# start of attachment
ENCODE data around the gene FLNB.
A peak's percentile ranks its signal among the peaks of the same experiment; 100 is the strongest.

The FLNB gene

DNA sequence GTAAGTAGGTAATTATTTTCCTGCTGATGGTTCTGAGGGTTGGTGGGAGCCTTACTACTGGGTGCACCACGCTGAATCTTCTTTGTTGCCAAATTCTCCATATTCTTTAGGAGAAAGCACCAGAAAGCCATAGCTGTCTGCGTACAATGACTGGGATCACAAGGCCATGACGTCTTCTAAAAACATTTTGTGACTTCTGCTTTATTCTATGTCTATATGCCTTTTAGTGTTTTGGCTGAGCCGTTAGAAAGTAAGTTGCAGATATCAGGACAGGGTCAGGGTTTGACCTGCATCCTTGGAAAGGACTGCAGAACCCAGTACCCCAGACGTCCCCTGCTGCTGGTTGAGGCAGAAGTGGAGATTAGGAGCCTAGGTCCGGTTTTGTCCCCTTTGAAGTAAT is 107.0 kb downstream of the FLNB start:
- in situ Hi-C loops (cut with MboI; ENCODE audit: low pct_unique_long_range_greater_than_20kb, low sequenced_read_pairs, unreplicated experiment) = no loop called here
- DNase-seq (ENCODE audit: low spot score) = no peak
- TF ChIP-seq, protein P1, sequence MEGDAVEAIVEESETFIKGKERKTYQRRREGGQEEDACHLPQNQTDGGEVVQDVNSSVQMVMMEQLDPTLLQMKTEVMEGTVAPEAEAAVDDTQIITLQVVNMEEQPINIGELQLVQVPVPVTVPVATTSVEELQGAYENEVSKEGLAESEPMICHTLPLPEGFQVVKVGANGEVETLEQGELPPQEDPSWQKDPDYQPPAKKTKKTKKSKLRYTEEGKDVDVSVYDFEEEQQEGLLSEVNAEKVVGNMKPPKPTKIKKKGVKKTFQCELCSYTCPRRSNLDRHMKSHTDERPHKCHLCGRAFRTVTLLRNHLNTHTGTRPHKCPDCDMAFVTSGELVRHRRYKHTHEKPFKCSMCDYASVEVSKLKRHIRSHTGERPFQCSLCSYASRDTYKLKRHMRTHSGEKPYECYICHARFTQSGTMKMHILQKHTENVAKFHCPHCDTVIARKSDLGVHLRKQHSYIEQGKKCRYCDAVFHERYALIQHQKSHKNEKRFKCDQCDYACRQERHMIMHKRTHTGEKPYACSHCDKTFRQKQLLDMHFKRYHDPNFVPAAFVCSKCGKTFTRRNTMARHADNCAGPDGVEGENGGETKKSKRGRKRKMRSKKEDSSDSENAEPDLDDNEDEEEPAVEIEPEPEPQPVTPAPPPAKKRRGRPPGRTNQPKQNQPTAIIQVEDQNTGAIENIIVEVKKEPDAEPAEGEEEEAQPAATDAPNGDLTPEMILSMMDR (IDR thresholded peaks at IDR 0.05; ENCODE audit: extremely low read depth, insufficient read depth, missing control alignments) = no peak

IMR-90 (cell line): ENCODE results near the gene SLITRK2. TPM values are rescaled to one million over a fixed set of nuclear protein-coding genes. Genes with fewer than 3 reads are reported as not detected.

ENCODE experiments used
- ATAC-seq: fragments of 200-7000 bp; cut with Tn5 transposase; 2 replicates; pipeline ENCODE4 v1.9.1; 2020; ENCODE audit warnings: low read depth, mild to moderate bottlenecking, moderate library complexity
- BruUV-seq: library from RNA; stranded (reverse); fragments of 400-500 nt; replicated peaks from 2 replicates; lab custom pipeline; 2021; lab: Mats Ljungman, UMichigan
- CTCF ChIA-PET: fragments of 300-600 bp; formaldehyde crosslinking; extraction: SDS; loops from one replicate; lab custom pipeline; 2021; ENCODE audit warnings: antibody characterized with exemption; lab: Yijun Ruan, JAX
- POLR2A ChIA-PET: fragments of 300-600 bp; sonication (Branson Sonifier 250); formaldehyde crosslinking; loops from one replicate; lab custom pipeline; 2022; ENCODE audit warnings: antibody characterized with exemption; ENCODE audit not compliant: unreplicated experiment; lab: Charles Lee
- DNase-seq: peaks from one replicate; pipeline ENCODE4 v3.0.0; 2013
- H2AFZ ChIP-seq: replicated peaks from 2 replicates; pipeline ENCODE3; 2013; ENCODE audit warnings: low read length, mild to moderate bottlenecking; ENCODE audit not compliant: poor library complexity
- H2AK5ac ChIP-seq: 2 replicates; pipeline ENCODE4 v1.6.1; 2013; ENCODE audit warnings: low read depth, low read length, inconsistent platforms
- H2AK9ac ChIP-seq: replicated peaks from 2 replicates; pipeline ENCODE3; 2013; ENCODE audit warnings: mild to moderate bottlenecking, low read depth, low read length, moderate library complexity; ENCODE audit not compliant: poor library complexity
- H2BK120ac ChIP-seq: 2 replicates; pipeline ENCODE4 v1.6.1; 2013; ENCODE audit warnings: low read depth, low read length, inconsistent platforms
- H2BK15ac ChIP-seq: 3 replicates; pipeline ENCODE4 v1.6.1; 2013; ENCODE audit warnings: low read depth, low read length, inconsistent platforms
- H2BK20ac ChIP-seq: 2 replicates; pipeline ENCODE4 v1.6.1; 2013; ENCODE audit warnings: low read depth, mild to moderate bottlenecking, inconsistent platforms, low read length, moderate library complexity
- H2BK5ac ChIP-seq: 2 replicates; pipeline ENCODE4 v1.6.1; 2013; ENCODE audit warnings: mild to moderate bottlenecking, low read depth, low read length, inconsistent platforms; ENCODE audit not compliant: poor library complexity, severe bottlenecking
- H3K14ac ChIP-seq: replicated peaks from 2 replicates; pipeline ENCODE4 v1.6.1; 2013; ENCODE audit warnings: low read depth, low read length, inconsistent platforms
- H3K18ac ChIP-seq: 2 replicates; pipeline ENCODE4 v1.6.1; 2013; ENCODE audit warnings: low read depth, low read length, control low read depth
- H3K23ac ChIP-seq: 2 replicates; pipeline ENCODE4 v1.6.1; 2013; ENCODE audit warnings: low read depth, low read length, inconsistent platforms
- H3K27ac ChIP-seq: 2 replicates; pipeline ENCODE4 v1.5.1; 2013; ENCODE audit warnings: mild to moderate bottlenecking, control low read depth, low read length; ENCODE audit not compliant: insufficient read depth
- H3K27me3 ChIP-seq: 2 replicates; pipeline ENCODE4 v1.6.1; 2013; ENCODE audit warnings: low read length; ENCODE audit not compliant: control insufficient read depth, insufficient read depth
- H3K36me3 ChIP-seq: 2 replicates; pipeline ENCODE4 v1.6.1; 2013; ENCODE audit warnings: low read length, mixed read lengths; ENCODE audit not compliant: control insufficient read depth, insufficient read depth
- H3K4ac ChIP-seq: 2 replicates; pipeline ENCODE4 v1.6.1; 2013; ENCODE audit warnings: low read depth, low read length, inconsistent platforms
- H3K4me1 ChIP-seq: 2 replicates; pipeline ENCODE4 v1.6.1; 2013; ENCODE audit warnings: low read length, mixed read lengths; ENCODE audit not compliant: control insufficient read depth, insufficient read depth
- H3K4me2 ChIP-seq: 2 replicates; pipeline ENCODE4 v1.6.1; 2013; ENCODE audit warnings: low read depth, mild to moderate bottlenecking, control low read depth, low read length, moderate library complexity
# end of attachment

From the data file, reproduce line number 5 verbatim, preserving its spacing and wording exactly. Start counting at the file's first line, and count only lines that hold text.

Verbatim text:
- in situ Hi-C loops (cut with MboI; ENCODE audit: low pct_unique_long_range_greater_than_20kb, low sequenced_read_pairs, unreplicated experiment) = no loop called here